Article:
1. They will cite private views expressed by a pope or views expressed before he was pope as evidence against the possibility of his being the pope. But such views are irrelevant.
  2. They will almost always take statements, both theological and dogmatic, out of context, understanding them in ways that were not intended by the author or are not intended by the Church.
  3. They will cite as heresies ideas that they believe contradict certain teachings of the Church, but without fully understanding what the relevant statements of the Magisterium actually require us to affirm or deny. (They are certain that they know what the Church means by X when they haven’t studied all the Magisterial statements which bear on X in order to gain a proper understanding.)
  4. They will cite older statements of the Magisterium against later statements of the Magisterium, claiming there is a conflict. But both statements are equally guaranteed by the Holy Spirit. Therefore, any conflict is caused by our misunderstanding. The correct understanding of any Catholic teaching is always an understanding which allows for the truth of all Scriptural and Magisterial statements which bear upon it. To allege a contradiction is to argue circularly; it is to assume what you are trying to prove—namely that the later Magisterium has erred. If we assume, as we must, that the later Magisterium has not erred, then the proper task emerges: to find an understanding which satisfies all Magisterial statements.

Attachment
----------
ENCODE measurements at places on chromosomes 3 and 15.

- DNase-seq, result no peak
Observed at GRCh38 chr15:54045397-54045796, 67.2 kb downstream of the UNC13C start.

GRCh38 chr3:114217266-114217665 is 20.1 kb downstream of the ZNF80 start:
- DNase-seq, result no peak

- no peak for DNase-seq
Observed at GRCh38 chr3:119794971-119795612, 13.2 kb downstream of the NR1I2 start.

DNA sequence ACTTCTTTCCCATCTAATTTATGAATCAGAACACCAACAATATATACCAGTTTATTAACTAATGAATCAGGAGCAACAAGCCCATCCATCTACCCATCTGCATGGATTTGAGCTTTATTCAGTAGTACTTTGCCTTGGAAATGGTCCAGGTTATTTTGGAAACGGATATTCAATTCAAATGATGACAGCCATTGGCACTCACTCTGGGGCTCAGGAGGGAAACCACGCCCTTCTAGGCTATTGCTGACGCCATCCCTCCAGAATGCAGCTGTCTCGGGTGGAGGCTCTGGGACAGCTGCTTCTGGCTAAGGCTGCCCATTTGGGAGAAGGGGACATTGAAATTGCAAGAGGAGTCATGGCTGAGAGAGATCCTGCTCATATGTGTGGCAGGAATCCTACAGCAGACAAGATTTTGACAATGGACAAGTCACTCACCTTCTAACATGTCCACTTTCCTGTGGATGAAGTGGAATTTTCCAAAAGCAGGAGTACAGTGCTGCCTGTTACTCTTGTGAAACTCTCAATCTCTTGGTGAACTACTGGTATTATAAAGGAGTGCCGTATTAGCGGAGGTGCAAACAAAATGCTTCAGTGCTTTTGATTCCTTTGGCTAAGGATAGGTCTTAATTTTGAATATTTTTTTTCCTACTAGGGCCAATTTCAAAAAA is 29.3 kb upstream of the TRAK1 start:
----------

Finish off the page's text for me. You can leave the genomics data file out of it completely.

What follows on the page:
5. They will cite saints against the Magisterium. St. Thomas Aquinas said X, they may argue, and so the Second Vatican Council was wrong when it said Y. But saints have no guarantees of theological accuracy. What saints do is accept Magisterial correction if they make a mistake. Thus St. Thomas Aquinas, at a point in history when the question was still unsettled by the Magisterium, thought it to be false that Mary was immaculately conceived. He was wrong. It happens to the best of us, but it does not happen to the Magisterium.
  6. They fail to properly identify cause and effect. Because the rapid secularization of modern culture (which has been in process for half a millennium but with a vengeance in the last part of the 20th century) infected the Church and caused all kinds of problems, and because ecclesiastical discipline has been lax, they assume the Magisterium has taught error, or the alleged pope must be a heretic or the See of Peter is vacant, or some such thing.